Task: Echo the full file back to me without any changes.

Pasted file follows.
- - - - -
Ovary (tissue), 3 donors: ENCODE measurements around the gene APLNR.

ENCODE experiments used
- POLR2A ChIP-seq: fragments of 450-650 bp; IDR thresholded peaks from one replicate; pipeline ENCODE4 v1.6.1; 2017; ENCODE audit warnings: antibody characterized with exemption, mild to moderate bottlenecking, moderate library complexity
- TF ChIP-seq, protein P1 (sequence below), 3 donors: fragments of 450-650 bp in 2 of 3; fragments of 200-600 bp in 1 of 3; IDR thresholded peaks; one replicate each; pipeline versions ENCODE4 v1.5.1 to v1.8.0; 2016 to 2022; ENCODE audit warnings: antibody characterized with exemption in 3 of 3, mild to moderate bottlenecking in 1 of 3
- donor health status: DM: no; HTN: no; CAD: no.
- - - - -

Ovary (tissue), 3 donors: ENCODE measurements around the gene APLNR.

ENCODE experiments used
- POLR2A ChIP-seq: fragments of 450-650 bp; IDR thresholded peaks from one replicate; pipeline ENCODE4 v1.6.1; 2017; ENCODE audit warnings: antibody characterized with exemption, mild to moderate bottlenecking, moderate library complexity
- TF ChIP-seq, protein P1 (sequence below), 3 donors: fragments of 450-650 bp in 2 of 3; fragments of 200-600 bp in 1 of 3; IDR thresholded peaks; one replicate each; pipeline versions ENCODE4 v1.5.1 to v1.8.0; 2016 to 2022; ENCODE audit warnings: antibody characterized with exemption in 3 of 3, mild to moderate bottlenecking in 1 of 3
- donor health status: DM: no; HTN: no; CAD: no.